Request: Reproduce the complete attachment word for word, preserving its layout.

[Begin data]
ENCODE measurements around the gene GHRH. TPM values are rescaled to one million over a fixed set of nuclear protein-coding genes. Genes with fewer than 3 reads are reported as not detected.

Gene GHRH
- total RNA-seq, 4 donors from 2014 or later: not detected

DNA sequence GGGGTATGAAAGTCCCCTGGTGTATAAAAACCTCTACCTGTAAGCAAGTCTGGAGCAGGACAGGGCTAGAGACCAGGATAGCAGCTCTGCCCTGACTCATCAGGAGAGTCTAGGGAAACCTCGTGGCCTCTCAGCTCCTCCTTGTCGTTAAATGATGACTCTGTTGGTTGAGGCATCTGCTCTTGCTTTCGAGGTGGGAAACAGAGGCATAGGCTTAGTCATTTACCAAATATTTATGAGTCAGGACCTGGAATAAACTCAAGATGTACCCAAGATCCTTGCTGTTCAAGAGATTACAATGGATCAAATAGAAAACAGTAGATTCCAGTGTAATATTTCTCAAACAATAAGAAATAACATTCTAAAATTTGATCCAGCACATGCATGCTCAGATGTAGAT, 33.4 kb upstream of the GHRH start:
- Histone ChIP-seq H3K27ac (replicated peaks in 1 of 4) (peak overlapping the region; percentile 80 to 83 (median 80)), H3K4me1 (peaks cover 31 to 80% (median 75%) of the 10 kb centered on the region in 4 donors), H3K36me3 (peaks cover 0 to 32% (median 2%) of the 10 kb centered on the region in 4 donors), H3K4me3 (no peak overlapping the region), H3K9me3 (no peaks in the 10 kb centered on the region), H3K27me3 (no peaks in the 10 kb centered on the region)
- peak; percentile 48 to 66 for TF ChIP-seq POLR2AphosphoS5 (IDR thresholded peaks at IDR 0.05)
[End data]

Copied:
ENCODE measurements around the gene GHRH. TPM values are rescaled to one million over a fixed set of nuclear protein-coding genes. Genes with fewer than 3 reads are reported as not detected.

Gene GHRH
- total RNA-seq, 4 donors from 2014 or later: not detected

DNA sequence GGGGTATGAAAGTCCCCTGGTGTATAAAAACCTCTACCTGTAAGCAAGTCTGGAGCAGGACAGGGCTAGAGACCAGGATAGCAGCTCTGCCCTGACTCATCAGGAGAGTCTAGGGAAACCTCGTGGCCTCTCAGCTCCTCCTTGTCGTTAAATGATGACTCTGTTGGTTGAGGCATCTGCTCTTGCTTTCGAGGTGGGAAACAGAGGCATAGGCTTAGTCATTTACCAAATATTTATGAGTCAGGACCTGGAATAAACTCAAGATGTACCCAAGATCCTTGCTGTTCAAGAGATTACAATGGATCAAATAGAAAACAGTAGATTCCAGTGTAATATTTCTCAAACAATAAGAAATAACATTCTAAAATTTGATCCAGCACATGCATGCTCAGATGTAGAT, 33.4 kb upstream of the GHRH start:
- Histone ChIP-seq H3K27ac (replicated peaks in 1 of 4) (peak overlapping the region; percentile 80 to 83 (median 80)), H3K4me1 (peaks cover 31 to 80% (median 75%) of the 10 kb centered on the region in 4 donors), H3K36me3 (peaks cover 0 to 32% (median 2%) of the 10 kb centered on the region in 4 donors), H3K4me3 (no peak overlapping the region), H3K9me3 (no peaks in the 10 kb centered on the region), H3K27me3 (no peaks in the 10 kb centered on the region)
- peak; percentile 48 to 66 for TF ChIP-seq POLR2AphosphoS5 (IDR thresholded peaks at IDR 0.05)